Worse, ICCA does not explain what difference its new vigilance makes. And are earlier-year figures also changed? It seems not, but you and I are left to guess.

 

 

 

PATA makes me think.

I am also revisiting another subject – PATA. But this concerns counts for visitor arrivals in Q1.

 

An announcement usually announces something – unsurprisingly. With the PATA announcement, I find it difficult to learn what is happening. I will explain; PATA says:

 

-There were “more than 101mn” visitors; how about 102mn?

 

-That was “just 1.9% off” its forecast. 1, 1.9% on these base figures is not great; so “just” is a bit cheeky. 2, “off”; is that above or below its forecast? 3, what was that forecast? We have 4.1%; is PATA using that, or another?

 

-The Americas (two destinations) performed 4.9% above forecast. Why only two? Which two? What was forecast?

 

-Same for South Asia (two) 3.2% above, Northeast Asia (six) 2.2% “behind”, Southeast Asia (six) -4.2% “behind”, Pacific (nine) “-0.7% under” forecast. You and I can have a guess at some of these, but would you be sure? Take the Pacific. If the forecast was +5.0%, is ‘minus 0.7% under’, 4.3% (which would be 0.7pts) or 4.97% (0.7%)?

 

-For these 25 un-named destinations growth was 5.1%. But who cares if the destinations are not named, and thus not all included – PATA’s full list is 47 destinations?

 

-PATA still likes to list fastest-growth destinations. So it put Palau top – growing 44%. Er, that’s 15,000 more travellers. Japan counted 1.2mn more visitors in the same period. Get my point?

 

-“These numbers highlight the accuracy of these forecasts which reliably predict turning points in the visitor projections for 38 Asia Pacific destinations as they accelerate or, as in a few cases, contract their foreign inbound figures during 2015,” Eh? Say that again please.

 

 

*Reports on these topics in our Travel Business Analyst newsletter contains some important additional observations on the data shown here.

 

The Fox

Remember, I’ll be famous after I’m dead.

WYSK – What You Should Know. China’s visitor miscounts. Singapore Airlines’ group dysfunction.

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WYSK – What You Should Know. China’s visitor miscounts. Singapore Airlines’ group dysfunction.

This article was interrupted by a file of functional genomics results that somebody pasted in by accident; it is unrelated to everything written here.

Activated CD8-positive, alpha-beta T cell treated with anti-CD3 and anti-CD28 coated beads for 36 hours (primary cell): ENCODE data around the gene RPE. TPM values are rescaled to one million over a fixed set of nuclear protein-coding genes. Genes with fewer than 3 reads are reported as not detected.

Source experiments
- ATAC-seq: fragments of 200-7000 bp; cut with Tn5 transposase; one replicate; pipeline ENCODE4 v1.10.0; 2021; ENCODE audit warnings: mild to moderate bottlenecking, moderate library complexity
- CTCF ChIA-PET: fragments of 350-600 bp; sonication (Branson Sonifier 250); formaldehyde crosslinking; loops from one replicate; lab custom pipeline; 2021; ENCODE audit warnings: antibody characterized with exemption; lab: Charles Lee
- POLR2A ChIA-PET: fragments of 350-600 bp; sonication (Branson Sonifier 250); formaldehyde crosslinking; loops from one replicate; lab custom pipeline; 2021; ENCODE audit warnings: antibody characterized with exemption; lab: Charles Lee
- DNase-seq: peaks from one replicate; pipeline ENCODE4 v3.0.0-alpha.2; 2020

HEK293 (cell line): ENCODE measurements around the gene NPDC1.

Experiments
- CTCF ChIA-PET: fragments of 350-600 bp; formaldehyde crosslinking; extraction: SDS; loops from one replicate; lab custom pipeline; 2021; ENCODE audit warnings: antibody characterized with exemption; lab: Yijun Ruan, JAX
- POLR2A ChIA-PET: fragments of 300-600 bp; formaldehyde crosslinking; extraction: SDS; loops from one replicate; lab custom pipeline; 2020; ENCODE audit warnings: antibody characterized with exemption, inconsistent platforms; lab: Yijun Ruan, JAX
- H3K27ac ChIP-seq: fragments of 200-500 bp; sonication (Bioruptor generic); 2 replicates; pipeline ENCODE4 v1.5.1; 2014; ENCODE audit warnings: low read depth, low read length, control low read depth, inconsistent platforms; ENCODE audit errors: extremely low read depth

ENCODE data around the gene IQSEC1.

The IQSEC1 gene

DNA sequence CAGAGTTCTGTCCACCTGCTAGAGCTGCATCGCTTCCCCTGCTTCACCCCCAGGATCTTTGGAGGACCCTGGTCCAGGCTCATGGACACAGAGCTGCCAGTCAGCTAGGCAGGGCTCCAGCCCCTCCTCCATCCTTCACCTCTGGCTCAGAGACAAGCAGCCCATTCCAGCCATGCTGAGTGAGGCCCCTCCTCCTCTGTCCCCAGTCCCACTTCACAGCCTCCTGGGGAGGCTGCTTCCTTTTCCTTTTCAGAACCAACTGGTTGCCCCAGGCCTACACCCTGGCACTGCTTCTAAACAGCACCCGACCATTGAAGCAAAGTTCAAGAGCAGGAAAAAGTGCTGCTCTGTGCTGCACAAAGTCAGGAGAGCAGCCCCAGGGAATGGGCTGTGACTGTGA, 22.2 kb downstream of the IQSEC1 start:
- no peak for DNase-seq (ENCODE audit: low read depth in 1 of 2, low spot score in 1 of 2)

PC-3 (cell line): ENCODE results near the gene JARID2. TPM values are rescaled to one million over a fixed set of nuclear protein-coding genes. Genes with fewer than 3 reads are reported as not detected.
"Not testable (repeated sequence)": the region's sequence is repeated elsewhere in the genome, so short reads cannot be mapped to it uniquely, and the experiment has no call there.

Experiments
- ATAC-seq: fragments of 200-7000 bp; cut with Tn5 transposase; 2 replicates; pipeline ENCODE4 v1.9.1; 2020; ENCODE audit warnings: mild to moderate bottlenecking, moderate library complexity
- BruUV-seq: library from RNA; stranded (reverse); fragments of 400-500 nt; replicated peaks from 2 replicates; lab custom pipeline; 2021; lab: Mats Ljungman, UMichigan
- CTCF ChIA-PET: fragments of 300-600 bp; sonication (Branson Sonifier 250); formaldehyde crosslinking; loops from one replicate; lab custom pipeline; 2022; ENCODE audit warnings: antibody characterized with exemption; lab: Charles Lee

China’s visitor miscounts

China’s visitor counts do not tally with those of the previous year. If they were all in one direction, I might suspect foul-play. But these vary, which indicates incompetence more than malice. Is this one of the few occasions when incompetence is comforting?

 

Differences in foreign visitor arrivals:

 

-January. +7% according to my calculation based on figures given by the DMO in this year and in 2014. +7% according the calculation in contemporary figures given by the DMO. (Sorry, in this month they were the same, but read on.)

-February -9% -19%.

-March flat, -1%.

-April -2% +4%.

 

To save you the bother, I have calculated what difference all that would make to YTD counts. I say arrivals were -1%, the DMO reports -2%. Over a year, that’s a difference of 1mn visitors.

 

WotTooDoo? The DMO has a new CEO, but he probably does not know (he is a politician), and if he did he would not say. Me? For the time being, I stick with the mathematical check, but if it continues, I will follow the adjusted (apparently) DMO figures.

 

(China is not alone; India routinely changes its monthly figures, not just for the previous year, but for 2013 as well.)

 

 

Singapore Airlines’ group dysfunction?

There are so many things at the Singapore Airlines group (SIAG) that do not look right, I do not know where to start. But, here are (just) a few*:

-Two years ago I wrote that SIAG should have expanded NFA (no-frills-airline) Tiger rather than create NFA Scoot. This seems more obvious now Scoot – supposedly a longhaul NFA – is operating on some same routes as Tiger – such as Singapore-Bangkok!

 

At the time, SIAG told me that one of the reasons was that it was a minority shareholder in Tiger, whereas Scoot was 100% owned. I did suggest they could buy more Tiger shares; a proposal that was dismissed. But then last October SIAG did just that – increased its shareholding in Tiger, to 71%.